- Features such as notifications, autoplay and likes compel us to respond right now
- Putting some pause between thoughts and actions will help you resist urges
Son won't turn off his video game? Daughter obsessed with "likes" on Instagram? It may not be entirely their fault.
Like the high-octane sugar in a pint of Ben & Jerry's and that irresistible chemical spice in Flamin' Hot Cheetos, the ingredients in social media, video games, apps, and other digital products are carefully engineered to keep you coming back for more.
While researchers are still trying to discover whether kids (and parents) can be addicted to technology, some computer scientists are revealing their secrets for keeping us hooked.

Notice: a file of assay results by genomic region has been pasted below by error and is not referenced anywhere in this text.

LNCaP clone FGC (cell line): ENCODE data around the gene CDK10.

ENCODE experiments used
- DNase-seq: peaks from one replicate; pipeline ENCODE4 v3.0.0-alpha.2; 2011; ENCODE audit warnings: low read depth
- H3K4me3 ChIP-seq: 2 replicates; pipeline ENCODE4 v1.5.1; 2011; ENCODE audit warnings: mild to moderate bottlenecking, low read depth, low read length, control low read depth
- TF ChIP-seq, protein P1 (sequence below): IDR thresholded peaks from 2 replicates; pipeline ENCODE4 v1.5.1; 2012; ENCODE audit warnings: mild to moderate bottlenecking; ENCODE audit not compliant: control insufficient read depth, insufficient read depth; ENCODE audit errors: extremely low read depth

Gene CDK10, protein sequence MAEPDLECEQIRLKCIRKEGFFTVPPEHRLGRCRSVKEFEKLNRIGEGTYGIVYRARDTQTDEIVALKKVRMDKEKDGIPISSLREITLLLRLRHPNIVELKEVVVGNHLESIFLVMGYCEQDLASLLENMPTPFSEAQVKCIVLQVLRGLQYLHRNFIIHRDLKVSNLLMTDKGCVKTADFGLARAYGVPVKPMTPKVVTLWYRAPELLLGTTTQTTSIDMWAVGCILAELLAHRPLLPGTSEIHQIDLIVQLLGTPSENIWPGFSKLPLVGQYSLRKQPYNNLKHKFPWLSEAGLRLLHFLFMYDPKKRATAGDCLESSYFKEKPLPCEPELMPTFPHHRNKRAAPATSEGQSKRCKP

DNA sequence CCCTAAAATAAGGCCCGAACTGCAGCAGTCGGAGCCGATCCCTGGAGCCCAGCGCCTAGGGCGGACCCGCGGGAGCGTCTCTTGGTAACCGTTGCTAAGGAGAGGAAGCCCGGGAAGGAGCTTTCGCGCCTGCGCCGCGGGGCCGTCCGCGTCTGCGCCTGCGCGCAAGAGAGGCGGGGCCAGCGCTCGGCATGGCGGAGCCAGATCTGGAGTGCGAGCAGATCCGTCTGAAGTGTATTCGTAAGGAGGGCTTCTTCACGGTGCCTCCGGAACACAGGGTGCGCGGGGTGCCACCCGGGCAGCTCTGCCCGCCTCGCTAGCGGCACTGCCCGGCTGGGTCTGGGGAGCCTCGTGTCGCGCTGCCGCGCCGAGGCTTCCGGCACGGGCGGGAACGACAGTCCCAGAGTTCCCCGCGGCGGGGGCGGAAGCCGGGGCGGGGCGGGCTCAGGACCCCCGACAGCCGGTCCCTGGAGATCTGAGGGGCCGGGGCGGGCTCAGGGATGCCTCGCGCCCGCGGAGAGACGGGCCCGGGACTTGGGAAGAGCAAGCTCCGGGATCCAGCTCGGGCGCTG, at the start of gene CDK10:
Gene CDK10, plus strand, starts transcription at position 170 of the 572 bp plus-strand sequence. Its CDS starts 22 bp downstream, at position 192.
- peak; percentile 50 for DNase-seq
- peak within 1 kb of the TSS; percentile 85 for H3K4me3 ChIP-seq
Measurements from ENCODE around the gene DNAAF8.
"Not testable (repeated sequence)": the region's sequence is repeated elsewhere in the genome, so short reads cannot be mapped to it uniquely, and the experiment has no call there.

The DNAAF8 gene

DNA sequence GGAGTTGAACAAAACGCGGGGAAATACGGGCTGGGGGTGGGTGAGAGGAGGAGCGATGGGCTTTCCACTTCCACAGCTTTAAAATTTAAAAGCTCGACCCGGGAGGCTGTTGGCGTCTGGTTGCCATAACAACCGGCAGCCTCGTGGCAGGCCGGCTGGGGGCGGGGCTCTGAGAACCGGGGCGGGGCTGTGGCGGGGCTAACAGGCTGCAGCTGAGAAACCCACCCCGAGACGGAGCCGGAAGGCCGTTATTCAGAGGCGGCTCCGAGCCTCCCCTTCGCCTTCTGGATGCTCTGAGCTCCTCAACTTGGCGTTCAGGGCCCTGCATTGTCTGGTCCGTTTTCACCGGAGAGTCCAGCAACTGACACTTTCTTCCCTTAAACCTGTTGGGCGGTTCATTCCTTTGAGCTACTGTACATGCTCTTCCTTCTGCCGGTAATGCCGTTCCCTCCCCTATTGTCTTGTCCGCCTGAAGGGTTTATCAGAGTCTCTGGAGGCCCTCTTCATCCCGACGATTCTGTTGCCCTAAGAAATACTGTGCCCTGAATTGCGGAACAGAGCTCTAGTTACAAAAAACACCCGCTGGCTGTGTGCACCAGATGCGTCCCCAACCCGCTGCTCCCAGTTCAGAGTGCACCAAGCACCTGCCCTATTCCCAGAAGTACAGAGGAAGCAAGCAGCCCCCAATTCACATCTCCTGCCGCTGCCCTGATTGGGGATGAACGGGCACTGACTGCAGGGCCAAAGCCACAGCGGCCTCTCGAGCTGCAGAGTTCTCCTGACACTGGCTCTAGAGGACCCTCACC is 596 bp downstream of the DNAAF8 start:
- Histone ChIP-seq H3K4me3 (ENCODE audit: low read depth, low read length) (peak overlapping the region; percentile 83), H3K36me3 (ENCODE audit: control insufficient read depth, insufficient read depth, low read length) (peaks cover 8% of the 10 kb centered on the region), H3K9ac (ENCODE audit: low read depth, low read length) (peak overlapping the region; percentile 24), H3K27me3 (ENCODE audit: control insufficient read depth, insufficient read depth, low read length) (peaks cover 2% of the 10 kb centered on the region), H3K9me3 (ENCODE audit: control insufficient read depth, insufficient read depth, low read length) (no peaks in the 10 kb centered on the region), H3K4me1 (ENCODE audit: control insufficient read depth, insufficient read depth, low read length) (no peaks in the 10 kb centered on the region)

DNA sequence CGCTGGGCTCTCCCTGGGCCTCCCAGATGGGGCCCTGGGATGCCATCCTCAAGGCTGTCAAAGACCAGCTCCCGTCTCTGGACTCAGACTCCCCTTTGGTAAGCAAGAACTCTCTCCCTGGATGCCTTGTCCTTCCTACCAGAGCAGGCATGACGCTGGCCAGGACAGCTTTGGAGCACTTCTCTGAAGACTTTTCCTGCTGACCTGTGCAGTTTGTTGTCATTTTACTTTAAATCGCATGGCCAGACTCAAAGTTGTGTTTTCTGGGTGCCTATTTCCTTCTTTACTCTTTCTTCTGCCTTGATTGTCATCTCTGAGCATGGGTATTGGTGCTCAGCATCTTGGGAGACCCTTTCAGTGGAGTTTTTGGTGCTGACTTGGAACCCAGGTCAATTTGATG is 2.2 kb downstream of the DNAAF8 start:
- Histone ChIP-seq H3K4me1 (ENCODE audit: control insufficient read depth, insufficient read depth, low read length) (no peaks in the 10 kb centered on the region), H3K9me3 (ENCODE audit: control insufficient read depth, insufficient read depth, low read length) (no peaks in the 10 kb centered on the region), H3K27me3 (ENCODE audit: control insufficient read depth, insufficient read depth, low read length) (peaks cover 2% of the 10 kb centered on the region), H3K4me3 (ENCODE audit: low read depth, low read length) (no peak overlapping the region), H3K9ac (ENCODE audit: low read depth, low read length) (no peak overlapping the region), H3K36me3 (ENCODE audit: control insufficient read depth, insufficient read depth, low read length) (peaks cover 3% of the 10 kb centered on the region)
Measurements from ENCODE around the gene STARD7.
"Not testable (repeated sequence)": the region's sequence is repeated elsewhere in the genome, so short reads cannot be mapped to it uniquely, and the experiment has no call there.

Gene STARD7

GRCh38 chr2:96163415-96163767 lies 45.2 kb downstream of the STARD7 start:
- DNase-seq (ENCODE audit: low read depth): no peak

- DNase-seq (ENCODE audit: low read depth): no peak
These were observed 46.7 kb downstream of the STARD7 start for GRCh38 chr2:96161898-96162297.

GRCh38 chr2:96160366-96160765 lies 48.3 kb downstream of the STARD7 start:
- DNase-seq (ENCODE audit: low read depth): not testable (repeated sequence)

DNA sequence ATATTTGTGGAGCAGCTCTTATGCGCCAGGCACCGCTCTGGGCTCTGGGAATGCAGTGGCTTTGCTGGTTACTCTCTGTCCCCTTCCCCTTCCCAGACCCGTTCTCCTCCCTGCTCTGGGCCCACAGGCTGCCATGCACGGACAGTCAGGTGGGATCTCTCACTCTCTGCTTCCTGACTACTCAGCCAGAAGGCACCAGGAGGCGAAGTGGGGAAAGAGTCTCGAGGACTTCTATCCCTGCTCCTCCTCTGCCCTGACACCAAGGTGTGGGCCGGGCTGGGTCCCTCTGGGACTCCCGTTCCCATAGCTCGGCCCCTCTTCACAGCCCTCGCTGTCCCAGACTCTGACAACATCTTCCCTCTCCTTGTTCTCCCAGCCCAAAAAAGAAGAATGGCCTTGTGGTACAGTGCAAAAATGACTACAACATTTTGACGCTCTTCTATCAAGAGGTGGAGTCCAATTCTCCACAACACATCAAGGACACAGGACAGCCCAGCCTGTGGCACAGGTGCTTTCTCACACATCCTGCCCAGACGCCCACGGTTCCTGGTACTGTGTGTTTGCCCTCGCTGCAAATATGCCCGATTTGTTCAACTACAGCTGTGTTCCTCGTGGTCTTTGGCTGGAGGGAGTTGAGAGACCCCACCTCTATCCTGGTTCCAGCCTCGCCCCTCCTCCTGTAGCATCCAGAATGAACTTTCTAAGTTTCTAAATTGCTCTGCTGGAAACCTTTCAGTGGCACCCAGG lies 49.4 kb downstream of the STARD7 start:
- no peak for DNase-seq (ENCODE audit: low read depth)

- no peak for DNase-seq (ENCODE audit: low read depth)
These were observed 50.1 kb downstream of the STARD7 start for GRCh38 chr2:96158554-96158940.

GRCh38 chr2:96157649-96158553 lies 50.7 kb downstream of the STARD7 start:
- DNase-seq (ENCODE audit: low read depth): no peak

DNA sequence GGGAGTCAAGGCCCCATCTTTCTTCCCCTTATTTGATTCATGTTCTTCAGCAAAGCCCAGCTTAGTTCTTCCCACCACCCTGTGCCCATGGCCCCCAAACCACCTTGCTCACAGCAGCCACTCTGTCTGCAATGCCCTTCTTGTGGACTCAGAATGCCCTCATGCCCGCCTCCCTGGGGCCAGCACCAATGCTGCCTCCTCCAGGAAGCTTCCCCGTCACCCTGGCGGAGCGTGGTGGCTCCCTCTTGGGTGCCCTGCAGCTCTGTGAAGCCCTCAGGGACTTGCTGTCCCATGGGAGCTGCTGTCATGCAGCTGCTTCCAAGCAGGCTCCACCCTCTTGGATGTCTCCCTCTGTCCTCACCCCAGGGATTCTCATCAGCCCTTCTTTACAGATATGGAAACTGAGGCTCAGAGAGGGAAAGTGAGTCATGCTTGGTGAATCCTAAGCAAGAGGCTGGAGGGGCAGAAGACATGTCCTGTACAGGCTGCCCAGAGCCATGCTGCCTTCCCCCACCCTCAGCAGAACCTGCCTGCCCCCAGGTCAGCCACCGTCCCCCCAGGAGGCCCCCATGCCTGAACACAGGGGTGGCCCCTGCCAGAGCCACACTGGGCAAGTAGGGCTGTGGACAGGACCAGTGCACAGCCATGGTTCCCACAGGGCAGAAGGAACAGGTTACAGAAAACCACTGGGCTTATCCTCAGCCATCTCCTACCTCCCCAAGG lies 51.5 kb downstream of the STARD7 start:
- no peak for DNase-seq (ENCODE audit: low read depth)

Resisting the urge to check your phone or shut down Netflix after another cliffhanger Stranger Things episode should be a simple matter of self-control. But according to so-called whistleblowers such as Tristan Harris, a computer scientist who founded the Time Well Spent movement, and Adam Alter, author of Irresistible: The Rise of Addictive Technology and the Business of Keeping Us Hooked, we humans are totally overpowered.
Features such as app notifications, autoplay -- even "likes" and messages that self-destruct -- are scientifically proven to compel us to watch/check in/respond right now or feel that we're missing something really important.